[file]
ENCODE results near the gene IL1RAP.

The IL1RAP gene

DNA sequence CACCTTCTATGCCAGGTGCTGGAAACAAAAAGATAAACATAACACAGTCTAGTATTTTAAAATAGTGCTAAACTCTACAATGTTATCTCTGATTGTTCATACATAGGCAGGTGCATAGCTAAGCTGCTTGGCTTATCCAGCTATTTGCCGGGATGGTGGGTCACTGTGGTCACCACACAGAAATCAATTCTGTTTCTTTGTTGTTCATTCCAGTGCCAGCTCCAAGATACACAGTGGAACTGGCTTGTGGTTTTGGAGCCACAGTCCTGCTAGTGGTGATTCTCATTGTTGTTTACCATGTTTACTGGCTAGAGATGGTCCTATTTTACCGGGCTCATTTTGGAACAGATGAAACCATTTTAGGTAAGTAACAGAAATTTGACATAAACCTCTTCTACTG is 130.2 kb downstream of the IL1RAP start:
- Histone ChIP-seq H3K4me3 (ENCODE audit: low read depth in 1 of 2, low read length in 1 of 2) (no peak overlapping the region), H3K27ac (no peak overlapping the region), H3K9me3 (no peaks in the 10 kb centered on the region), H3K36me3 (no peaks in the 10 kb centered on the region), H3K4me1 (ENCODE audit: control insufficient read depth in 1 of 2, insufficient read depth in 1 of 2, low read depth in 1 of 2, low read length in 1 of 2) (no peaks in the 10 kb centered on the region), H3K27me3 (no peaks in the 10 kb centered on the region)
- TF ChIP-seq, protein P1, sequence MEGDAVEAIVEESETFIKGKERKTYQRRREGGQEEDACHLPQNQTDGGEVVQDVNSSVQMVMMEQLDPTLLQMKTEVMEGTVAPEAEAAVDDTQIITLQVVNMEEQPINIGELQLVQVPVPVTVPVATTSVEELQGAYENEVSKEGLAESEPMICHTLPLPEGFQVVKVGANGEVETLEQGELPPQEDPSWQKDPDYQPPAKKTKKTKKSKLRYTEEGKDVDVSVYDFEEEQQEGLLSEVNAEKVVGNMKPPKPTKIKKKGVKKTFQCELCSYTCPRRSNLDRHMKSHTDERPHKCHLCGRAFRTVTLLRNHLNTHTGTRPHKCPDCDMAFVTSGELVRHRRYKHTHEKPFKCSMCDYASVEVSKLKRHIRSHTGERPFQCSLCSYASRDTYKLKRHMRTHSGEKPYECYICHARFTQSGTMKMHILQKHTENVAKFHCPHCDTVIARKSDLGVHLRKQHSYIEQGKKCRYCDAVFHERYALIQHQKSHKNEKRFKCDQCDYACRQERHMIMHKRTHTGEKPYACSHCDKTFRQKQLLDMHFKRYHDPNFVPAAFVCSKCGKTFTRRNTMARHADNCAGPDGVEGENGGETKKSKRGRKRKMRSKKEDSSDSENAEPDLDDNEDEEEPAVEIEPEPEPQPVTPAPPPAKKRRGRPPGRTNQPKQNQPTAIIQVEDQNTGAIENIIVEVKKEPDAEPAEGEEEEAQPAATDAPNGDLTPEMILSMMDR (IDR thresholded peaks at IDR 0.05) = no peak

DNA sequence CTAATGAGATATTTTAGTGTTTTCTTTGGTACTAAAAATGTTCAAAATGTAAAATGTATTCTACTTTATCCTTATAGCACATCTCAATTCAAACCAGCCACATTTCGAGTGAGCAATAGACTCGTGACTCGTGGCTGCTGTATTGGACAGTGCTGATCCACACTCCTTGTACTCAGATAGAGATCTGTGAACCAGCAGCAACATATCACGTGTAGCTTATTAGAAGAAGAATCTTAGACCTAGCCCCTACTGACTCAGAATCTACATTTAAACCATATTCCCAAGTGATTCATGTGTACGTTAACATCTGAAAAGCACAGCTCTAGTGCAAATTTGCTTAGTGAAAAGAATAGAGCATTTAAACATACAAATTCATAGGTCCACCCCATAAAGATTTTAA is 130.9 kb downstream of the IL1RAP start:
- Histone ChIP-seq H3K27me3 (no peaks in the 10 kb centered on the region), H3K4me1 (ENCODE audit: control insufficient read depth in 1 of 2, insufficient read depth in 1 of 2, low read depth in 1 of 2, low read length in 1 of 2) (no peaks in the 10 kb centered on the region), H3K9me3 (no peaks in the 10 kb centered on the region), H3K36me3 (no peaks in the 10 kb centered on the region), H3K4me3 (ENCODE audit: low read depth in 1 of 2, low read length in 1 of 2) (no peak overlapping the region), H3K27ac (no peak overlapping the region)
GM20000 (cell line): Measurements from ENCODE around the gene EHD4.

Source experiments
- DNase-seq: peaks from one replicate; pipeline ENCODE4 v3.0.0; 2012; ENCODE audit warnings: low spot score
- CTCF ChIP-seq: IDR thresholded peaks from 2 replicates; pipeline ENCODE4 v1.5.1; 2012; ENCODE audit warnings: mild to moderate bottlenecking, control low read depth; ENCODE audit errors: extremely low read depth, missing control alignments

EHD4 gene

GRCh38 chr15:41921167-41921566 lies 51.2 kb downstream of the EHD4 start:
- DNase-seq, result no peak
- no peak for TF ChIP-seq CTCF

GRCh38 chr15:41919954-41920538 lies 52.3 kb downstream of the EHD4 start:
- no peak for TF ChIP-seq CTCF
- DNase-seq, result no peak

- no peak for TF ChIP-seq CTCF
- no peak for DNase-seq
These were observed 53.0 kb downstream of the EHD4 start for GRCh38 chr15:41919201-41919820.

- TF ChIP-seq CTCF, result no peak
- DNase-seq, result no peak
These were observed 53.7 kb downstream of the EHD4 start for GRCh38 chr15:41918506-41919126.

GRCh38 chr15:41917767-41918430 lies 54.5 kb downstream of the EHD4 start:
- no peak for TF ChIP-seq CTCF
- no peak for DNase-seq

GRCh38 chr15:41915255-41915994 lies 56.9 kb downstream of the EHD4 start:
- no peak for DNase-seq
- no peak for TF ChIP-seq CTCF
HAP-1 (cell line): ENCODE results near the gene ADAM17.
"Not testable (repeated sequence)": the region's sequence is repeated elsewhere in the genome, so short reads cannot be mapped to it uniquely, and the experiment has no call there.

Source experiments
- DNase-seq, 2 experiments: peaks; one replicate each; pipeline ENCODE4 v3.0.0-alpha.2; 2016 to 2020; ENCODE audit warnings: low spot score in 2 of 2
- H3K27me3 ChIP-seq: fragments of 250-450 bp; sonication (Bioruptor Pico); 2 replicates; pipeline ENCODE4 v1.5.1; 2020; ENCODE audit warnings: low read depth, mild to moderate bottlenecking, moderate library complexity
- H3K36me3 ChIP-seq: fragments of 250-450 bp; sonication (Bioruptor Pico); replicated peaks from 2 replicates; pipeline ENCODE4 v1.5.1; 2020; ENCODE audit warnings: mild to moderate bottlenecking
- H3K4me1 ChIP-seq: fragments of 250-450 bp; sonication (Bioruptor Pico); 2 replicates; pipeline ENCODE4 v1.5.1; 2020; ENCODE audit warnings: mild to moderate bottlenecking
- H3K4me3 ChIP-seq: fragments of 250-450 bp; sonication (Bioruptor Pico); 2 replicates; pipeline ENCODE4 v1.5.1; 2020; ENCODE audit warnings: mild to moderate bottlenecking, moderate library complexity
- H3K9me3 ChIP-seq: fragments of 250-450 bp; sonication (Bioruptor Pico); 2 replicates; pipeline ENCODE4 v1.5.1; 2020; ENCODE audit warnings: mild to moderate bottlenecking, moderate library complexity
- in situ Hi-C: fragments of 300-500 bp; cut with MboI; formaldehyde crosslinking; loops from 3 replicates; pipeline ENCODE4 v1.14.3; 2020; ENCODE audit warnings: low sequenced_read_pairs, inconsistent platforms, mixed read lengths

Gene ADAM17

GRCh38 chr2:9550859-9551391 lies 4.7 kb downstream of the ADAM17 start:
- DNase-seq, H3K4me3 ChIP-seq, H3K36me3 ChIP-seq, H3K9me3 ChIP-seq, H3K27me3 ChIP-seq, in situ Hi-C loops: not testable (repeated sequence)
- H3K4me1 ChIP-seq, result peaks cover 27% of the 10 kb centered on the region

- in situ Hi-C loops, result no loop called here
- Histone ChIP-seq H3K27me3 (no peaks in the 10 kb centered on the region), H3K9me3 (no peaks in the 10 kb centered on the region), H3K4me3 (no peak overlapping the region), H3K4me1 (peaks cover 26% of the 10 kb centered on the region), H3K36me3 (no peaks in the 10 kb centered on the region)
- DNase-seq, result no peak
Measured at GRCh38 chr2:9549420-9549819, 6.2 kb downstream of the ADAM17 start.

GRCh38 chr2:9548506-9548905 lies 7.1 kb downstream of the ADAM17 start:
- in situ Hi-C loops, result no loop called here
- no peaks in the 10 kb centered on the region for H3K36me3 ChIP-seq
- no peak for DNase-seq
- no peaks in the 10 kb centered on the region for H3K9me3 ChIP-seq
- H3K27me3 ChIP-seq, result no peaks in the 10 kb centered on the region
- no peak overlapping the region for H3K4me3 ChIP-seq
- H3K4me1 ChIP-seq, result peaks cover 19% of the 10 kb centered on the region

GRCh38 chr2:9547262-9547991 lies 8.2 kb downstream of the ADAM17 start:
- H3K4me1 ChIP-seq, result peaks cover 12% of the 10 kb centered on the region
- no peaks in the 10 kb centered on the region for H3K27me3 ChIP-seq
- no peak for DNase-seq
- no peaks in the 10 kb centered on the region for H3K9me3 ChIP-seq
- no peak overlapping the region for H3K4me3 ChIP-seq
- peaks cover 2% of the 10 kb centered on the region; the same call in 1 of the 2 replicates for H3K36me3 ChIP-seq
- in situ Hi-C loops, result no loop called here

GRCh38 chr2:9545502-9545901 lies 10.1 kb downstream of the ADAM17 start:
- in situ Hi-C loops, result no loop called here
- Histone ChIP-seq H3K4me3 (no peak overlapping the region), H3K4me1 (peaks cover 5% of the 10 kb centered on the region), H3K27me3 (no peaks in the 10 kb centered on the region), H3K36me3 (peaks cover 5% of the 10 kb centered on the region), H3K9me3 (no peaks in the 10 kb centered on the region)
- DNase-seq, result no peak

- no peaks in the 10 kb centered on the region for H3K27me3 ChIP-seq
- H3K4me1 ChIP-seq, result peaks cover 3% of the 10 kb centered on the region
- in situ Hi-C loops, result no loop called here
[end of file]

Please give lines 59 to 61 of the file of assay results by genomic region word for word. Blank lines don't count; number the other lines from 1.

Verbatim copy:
- no peaks in the 10 kb centered on the region for H3K27me3 ChIP-seq
- no peak for DNase-seq
- no peaks in the 10 kb centered on the region for H3K9me3 ChIP-seq